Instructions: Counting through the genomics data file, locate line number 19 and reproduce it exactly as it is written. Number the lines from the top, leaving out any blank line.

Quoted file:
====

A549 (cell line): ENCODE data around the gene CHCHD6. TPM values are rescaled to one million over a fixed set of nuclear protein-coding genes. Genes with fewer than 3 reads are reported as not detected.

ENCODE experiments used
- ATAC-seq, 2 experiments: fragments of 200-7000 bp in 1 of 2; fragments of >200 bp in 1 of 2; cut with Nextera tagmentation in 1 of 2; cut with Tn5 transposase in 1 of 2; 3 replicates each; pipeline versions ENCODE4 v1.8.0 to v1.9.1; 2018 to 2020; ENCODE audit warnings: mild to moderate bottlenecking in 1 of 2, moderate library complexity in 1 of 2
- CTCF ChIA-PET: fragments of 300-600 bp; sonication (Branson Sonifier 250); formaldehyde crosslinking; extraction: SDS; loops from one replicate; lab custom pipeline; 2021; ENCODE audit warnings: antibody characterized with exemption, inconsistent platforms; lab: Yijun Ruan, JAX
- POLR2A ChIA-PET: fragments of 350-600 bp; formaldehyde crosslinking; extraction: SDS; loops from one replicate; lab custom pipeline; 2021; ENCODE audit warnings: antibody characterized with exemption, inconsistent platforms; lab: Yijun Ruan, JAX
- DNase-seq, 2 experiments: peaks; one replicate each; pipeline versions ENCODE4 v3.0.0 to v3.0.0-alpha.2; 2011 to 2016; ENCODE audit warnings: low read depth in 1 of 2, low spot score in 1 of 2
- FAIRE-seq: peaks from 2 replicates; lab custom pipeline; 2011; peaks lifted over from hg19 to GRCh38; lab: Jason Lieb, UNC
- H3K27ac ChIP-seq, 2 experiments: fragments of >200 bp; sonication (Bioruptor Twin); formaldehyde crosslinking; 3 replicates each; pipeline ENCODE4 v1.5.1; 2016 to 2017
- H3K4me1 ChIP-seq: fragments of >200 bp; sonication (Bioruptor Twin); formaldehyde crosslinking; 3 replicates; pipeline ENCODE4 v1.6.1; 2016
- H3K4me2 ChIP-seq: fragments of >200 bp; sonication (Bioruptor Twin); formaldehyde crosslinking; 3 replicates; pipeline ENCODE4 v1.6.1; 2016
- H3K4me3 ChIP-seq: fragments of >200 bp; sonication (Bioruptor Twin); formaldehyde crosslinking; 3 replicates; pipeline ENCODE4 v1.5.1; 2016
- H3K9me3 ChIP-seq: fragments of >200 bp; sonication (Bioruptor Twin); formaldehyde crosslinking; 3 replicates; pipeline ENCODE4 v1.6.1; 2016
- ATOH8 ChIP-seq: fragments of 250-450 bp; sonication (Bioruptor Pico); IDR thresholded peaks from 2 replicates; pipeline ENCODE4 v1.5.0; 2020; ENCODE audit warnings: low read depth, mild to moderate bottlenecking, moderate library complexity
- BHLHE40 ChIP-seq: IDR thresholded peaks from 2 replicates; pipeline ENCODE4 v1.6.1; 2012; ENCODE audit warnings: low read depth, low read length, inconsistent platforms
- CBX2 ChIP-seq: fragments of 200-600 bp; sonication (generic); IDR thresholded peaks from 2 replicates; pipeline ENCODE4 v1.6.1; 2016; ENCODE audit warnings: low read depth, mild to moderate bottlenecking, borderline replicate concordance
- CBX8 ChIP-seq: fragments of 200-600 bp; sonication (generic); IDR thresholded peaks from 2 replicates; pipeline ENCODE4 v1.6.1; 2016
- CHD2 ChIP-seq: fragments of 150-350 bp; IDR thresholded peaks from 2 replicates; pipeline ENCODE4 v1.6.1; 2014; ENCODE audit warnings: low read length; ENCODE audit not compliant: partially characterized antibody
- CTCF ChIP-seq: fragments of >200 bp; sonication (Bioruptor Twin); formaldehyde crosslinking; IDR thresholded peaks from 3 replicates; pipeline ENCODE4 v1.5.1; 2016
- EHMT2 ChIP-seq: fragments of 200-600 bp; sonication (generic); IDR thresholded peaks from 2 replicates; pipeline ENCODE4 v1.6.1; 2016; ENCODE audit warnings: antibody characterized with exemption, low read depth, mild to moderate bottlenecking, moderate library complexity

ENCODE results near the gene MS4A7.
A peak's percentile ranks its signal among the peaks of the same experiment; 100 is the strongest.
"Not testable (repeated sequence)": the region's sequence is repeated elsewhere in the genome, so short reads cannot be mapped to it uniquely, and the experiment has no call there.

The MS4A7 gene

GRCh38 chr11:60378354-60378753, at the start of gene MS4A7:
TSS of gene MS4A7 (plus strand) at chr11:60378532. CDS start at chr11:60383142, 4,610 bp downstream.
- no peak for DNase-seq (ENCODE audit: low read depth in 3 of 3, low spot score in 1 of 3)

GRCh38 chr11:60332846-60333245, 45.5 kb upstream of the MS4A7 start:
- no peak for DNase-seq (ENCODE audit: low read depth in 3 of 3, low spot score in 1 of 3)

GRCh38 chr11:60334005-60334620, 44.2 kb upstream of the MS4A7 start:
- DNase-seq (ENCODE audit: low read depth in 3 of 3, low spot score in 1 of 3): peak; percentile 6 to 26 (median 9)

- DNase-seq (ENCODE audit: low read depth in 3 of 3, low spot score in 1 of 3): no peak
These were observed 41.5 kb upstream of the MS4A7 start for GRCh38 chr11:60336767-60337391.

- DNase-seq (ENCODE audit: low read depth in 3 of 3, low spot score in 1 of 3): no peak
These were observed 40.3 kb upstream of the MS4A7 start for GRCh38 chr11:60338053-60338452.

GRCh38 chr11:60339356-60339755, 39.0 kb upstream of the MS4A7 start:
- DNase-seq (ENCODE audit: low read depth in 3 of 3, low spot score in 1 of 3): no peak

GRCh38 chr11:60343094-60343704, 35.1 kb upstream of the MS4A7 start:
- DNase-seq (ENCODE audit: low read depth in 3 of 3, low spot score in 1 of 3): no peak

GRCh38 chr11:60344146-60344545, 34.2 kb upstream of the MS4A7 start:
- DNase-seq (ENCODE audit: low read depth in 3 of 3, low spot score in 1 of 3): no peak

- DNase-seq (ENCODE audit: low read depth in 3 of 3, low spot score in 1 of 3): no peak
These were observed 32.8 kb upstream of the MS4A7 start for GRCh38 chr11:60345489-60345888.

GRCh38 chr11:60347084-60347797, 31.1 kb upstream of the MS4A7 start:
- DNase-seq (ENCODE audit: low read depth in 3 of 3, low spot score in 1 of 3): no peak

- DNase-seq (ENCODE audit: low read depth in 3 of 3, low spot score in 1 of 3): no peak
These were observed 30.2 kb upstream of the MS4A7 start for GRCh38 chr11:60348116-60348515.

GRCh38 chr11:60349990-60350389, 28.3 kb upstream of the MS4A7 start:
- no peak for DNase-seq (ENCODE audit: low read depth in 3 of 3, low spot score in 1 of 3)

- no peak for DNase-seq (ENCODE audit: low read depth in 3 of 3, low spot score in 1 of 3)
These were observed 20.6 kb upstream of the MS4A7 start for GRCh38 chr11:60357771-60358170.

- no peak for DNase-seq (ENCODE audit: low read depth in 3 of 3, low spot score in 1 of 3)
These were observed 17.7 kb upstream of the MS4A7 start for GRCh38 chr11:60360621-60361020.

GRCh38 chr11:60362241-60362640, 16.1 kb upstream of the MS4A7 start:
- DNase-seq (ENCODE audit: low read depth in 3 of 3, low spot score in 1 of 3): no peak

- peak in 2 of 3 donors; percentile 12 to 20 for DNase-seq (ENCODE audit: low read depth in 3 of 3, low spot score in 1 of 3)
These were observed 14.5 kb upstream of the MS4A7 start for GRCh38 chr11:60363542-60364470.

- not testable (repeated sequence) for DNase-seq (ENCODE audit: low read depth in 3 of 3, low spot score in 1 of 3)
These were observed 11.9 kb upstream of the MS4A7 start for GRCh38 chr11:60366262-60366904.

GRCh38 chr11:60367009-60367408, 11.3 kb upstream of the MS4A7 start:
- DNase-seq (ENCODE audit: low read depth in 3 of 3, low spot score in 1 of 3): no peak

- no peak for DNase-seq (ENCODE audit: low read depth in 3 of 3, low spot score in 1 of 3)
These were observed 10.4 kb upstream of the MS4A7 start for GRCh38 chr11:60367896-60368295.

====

- EHMT2 ChIP-seq: fragments of 200-600 bp; sonication (generic); IDR thresholded peaks from 2 replicates; pipeline ENCODE4 v1.6.1; 2016; ENCODE audit warnings: antibody characterized with exemption, low read depth, mild to moderate bottlenecking, moderate library complexity